investments. On expiration, they provoke an investment slump.
The corporate alternative minimum tax should be repealed, especially since it imposes a higher tax burden on companies when their income falls.
Significant capital gains tax reduction should be part of the proposal. This extra layer of tax on productive investment undermines U.S. competitiveness in the global economy and also discourages
risk-taking and entrepreneurship.
It also is important to block initiatives that would hinder economic recovery. One sensible action would be the immediate withdrawal of the IRS regulation proposed in the waning days of the last
administration. Dealing with the reporting of bank deposit interest paid to nonresident aliens, this proposed regulation could drive hundreds of billions of dollars of capital out of the American economy with no
increase in revenue to the U.S. Treasury. This regulation was a bad idea before September 11; it is an even worse idea today.
Better tax policy will help the economy recover. That is why it is important to reduce the tax penalties on productive behavior. A stimulus package that reduces tax rates on workers, investors, and
business will mean more jobs, higher incomes, and a stronger America.
Edwin J. Feulner The Heritage Foundation
M. Gene Aldridge New Mexico Independence Research Institute, Inc.
Paul Beckner Citizens for a Sound Economy
David Burton Prosperity Institute
Jon Caldara Independence Institute
Stephen Entin Institute for Research on the Economics of Taxation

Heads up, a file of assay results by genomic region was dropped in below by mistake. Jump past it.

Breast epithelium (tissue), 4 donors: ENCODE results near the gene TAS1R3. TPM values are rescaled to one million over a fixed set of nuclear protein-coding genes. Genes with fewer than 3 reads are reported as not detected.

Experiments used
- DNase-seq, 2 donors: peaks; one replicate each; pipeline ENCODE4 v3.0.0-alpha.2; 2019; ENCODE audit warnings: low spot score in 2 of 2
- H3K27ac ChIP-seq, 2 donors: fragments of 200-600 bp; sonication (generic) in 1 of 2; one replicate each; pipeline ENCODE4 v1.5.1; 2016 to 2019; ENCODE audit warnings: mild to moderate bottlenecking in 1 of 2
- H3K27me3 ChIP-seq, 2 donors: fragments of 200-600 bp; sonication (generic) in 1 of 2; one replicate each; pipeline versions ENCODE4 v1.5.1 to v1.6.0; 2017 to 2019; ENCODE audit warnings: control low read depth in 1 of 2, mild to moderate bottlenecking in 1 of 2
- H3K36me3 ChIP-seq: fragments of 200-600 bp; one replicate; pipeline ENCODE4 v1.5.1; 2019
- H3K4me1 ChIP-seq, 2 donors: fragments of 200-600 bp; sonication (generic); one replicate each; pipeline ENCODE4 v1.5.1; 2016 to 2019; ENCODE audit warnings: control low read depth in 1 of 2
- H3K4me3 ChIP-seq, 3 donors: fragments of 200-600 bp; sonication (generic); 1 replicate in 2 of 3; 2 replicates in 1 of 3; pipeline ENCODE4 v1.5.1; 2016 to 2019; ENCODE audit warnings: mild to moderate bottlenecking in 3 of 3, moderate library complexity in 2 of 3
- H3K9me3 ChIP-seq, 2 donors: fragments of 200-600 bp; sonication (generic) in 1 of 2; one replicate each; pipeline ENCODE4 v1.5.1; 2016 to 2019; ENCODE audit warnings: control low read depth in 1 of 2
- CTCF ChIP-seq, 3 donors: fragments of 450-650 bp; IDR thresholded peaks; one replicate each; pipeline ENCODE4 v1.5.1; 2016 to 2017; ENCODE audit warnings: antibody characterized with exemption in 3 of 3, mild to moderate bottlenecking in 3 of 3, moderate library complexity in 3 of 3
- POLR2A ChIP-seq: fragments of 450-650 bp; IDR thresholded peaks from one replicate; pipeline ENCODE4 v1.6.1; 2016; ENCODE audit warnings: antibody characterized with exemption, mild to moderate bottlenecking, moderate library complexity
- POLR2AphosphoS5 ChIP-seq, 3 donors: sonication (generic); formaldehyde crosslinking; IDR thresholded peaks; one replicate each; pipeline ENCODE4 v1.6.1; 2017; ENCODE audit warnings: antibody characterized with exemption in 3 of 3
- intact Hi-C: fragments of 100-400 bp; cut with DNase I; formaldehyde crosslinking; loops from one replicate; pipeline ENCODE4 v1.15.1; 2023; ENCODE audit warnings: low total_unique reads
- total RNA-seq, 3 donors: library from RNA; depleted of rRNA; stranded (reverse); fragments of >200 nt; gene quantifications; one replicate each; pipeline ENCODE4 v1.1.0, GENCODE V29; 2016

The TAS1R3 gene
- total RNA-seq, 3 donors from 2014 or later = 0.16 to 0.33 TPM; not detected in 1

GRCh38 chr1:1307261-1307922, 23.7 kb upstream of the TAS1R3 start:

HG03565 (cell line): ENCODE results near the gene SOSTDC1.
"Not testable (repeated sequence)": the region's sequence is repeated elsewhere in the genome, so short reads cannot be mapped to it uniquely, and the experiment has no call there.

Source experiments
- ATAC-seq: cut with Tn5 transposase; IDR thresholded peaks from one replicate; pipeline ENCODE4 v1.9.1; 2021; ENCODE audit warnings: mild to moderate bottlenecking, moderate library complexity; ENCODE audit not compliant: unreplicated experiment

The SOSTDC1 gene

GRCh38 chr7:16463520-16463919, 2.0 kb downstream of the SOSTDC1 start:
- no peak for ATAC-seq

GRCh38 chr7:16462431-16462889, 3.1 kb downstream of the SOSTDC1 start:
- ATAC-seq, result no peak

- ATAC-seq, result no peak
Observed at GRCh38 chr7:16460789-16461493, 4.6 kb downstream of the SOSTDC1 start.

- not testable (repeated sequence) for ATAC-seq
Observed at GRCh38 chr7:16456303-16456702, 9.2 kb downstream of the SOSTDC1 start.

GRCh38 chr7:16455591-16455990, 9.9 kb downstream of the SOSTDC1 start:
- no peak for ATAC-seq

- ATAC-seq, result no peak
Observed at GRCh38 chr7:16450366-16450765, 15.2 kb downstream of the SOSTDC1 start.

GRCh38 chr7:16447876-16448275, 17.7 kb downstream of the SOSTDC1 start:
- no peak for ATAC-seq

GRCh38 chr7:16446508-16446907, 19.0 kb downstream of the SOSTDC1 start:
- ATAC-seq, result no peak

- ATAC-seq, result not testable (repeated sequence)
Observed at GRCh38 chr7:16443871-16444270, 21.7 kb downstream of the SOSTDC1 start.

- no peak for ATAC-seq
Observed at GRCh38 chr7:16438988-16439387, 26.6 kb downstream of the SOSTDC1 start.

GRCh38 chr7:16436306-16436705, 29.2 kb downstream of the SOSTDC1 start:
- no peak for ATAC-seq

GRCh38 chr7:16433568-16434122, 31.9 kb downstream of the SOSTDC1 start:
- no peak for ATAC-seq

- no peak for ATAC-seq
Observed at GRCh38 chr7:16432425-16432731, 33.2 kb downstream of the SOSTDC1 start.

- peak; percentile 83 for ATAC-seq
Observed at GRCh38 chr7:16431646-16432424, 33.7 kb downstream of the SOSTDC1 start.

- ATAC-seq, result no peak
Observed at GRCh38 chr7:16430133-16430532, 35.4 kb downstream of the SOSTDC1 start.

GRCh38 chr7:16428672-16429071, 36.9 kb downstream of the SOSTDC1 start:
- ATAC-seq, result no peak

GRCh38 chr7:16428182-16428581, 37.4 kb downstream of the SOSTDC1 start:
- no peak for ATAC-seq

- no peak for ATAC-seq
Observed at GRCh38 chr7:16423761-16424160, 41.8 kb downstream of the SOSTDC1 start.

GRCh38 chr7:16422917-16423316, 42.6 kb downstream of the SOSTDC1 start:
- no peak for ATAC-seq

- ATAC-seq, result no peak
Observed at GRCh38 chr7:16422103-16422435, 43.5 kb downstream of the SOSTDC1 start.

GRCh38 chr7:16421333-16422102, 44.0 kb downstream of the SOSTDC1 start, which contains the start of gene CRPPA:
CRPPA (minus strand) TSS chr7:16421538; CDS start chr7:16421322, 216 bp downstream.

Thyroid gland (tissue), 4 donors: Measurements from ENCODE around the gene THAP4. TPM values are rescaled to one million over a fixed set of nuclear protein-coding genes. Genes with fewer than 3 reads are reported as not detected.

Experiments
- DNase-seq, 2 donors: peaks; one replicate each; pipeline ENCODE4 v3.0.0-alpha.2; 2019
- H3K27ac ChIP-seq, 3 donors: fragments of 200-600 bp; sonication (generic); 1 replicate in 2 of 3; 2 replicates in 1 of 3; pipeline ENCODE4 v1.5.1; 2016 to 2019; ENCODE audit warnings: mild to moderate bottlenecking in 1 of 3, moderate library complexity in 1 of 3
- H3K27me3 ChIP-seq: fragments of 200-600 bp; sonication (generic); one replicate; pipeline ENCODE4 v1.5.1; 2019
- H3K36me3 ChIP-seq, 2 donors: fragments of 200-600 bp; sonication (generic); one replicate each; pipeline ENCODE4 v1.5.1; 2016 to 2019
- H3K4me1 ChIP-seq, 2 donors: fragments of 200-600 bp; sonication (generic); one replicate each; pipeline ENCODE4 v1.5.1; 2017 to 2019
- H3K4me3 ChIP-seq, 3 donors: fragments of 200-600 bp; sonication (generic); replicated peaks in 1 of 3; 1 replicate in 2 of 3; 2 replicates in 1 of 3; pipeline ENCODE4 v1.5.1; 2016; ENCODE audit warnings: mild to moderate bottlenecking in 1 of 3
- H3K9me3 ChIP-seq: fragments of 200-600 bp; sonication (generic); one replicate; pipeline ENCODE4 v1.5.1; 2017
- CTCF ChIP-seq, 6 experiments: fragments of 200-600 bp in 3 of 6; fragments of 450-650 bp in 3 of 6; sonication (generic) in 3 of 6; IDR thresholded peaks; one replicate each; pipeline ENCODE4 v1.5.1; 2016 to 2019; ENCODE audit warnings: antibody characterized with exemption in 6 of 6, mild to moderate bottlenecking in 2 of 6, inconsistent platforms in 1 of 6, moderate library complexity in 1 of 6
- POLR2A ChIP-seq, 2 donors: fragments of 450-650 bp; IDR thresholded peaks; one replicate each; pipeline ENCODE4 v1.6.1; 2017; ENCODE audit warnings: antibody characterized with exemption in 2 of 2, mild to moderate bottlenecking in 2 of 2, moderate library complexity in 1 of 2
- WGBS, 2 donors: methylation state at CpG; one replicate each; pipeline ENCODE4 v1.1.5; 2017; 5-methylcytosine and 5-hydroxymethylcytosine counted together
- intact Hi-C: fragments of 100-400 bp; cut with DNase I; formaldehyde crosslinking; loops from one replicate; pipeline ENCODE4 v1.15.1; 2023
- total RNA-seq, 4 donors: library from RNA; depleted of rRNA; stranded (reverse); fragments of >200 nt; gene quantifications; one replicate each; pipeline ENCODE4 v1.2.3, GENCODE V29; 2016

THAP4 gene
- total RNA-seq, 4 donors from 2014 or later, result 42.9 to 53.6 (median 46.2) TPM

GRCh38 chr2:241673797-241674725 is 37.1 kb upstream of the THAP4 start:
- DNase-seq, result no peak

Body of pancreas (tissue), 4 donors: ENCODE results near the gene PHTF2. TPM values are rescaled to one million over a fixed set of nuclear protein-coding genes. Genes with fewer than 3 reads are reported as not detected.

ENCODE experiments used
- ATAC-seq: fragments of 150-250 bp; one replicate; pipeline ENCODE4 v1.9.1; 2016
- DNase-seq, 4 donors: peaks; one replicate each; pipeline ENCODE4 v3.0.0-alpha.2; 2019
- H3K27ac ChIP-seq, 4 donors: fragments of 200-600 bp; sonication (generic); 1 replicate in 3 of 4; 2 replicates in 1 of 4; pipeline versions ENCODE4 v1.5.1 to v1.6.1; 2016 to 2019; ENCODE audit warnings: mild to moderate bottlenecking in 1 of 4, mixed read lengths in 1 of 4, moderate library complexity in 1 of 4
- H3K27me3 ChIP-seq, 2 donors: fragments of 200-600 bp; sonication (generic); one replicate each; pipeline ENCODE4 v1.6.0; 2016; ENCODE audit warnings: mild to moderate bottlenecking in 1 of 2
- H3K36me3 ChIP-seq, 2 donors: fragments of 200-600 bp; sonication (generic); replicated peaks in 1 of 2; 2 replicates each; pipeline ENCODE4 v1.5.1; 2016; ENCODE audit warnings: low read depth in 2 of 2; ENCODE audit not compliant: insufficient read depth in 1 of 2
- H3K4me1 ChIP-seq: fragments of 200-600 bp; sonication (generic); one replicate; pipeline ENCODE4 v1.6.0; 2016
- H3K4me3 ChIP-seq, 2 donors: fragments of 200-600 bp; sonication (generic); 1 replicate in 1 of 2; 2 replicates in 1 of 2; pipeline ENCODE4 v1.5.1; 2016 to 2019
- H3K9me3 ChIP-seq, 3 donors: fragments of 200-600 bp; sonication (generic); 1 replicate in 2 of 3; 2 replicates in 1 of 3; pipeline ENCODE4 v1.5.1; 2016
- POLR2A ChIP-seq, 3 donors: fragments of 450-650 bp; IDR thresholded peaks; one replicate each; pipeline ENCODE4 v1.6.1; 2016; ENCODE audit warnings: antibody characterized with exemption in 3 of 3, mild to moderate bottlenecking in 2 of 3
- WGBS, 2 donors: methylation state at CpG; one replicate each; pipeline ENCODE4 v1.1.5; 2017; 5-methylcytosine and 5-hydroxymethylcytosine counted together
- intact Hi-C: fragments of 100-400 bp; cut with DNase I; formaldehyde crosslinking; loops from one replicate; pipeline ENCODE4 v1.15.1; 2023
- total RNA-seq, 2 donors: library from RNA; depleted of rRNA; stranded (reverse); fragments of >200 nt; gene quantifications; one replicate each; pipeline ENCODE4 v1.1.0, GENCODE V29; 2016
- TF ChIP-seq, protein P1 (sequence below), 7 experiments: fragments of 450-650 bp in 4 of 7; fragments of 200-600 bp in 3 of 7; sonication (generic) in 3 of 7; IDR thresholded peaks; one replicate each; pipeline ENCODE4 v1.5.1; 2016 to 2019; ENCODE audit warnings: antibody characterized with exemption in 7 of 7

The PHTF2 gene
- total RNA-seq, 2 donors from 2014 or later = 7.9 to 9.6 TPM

Robert Funk 'American Shareholders Association
Michael Gilstrap Tennessee Institute for Public Policy
Tom Giovanetti Institute for Policy Innovation
John Goodman National Center for Policy Analysis
Grant Gulibon Commonwealth Foundation
Kevin Hassett American Enterprise Institute
John Hood John Locke Foundation
Gordon Jones Association of Concerned Taxpayers
Jeff Judson Texas Public Policy Foundation
David Keene American Conservative Union
Jack Kemp Empower America
Karen Kerrigan Small Business Survival Committee
James Martin 60 Plus
John McClaughry Ethan Allen Institute
Edwin Moore James Madison Institute
Steve Moore Club for Growth
Ronald Nehring 'Project for Californias Future
Grover Norquist Americans for Tax Reform
Duane Parde American Legislative Exchange Council
Mitchell Pearlstein Center of the American Experiment
Andrew Quinlan Center for Freedom and Prosperity
Don Racheter Public Interest Institute
Richard Rahn Discovery Institute
Lawrence W. Reed Mackinac Center for Public Policy
Alan Reynolds Cato Institute
Gary Robbins Fiscal Associates
Terrence Scanlon Capital Research Center
Tom Schatz Council for Citizens Against Government Waste
Eric Schlecht National Taxpayers Union
Forest Thigpen Mississippi Policy Institute
Lew Uhler National Tax Limitation Committee
Brian S. Wesbury Griffin, Kubik, Stephens & Thompson, Inc
Paul Weyrich Free Congress Foundation
Bob Williams Evergreen Freedom Foundation
* Organizational affiliations are included for identification purposes only.
- 30 -